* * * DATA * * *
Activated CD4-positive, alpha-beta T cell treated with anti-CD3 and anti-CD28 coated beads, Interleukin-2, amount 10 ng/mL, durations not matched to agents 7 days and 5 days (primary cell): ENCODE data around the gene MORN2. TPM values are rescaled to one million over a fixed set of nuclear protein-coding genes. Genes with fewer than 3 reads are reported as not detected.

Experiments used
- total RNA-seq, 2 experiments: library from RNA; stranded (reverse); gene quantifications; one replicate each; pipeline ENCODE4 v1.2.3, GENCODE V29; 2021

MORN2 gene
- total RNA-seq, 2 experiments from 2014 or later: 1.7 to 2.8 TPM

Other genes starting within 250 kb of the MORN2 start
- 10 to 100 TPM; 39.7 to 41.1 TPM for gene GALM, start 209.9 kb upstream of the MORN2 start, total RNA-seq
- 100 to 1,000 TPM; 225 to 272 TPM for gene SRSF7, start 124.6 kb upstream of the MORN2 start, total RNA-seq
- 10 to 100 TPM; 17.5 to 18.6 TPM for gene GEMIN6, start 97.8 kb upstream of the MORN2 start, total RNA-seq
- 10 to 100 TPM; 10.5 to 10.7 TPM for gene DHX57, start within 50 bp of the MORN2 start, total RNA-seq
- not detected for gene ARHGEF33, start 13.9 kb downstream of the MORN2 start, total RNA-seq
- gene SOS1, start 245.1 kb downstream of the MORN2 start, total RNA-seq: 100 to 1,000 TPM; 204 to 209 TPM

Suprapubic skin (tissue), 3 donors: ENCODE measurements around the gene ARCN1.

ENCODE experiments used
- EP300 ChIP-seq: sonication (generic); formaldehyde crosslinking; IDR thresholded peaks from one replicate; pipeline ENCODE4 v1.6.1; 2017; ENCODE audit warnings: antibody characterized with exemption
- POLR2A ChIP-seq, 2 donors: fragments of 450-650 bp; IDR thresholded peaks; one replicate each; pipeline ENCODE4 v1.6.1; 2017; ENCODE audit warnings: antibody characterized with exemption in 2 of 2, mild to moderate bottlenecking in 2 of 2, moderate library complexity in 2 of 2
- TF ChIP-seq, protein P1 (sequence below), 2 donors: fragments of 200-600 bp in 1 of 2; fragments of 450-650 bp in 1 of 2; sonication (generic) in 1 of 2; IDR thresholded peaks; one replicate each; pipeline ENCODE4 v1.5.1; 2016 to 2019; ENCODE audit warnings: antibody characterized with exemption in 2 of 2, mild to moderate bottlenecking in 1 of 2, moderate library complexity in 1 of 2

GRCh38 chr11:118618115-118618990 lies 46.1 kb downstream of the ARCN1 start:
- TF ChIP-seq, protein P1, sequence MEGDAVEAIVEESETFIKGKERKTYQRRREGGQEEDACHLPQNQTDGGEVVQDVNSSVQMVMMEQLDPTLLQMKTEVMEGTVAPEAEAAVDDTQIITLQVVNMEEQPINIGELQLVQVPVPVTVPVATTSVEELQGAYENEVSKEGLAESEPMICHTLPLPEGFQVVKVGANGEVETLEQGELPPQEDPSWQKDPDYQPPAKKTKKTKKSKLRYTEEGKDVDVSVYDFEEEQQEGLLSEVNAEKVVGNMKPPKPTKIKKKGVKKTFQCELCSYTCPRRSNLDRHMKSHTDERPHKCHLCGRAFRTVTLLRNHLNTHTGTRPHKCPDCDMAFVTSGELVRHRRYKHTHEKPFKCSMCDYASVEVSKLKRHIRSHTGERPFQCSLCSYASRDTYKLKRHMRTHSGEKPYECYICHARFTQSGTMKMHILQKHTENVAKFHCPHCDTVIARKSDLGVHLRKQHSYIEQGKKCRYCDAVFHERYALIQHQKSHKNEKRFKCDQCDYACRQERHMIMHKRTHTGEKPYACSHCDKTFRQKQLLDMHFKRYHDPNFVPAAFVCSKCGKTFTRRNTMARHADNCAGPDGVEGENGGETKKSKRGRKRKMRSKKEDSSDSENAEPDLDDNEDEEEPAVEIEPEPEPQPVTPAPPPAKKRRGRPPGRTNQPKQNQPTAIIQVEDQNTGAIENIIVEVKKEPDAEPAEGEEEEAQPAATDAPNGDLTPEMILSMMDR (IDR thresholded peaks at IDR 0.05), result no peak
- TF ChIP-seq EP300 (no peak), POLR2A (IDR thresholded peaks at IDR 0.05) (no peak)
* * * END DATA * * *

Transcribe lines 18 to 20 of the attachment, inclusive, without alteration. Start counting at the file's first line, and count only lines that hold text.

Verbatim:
GRCh38 chr11:118618115-118618990 lies 46.1 kb downstream of the ARCN1 start:
- TF ChIP-seq, protein P1, sequence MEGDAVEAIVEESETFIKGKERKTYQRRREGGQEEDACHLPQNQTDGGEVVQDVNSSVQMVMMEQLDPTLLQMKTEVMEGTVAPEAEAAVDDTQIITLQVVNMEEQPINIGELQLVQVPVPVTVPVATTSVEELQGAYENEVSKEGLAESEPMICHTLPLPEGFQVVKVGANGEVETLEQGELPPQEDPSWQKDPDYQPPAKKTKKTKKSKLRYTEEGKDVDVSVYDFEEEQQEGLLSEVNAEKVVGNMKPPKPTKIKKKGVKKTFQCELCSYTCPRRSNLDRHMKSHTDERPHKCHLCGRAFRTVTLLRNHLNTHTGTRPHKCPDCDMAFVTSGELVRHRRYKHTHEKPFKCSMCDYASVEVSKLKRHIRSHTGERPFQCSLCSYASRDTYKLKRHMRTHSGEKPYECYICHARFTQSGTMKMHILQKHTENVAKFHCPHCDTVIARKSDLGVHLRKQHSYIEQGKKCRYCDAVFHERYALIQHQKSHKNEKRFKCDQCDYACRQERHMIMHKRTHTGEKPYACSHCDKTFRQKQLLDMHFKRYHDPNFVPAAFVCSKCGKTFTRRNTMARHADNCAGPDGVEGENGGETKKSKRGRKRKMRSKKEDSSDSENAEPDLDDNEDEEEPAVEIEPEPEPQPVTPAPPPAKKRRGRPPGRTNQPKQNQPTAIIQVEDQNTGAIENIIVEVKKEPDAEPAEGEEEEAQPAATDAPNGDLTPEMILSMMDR (IDR thresholded peaks at IDR 0.05), result no peak
- TF ChIP-seq EP300 (no peak), POLR2A (IDR thresholded peaks at IDR 0.05) (no peak)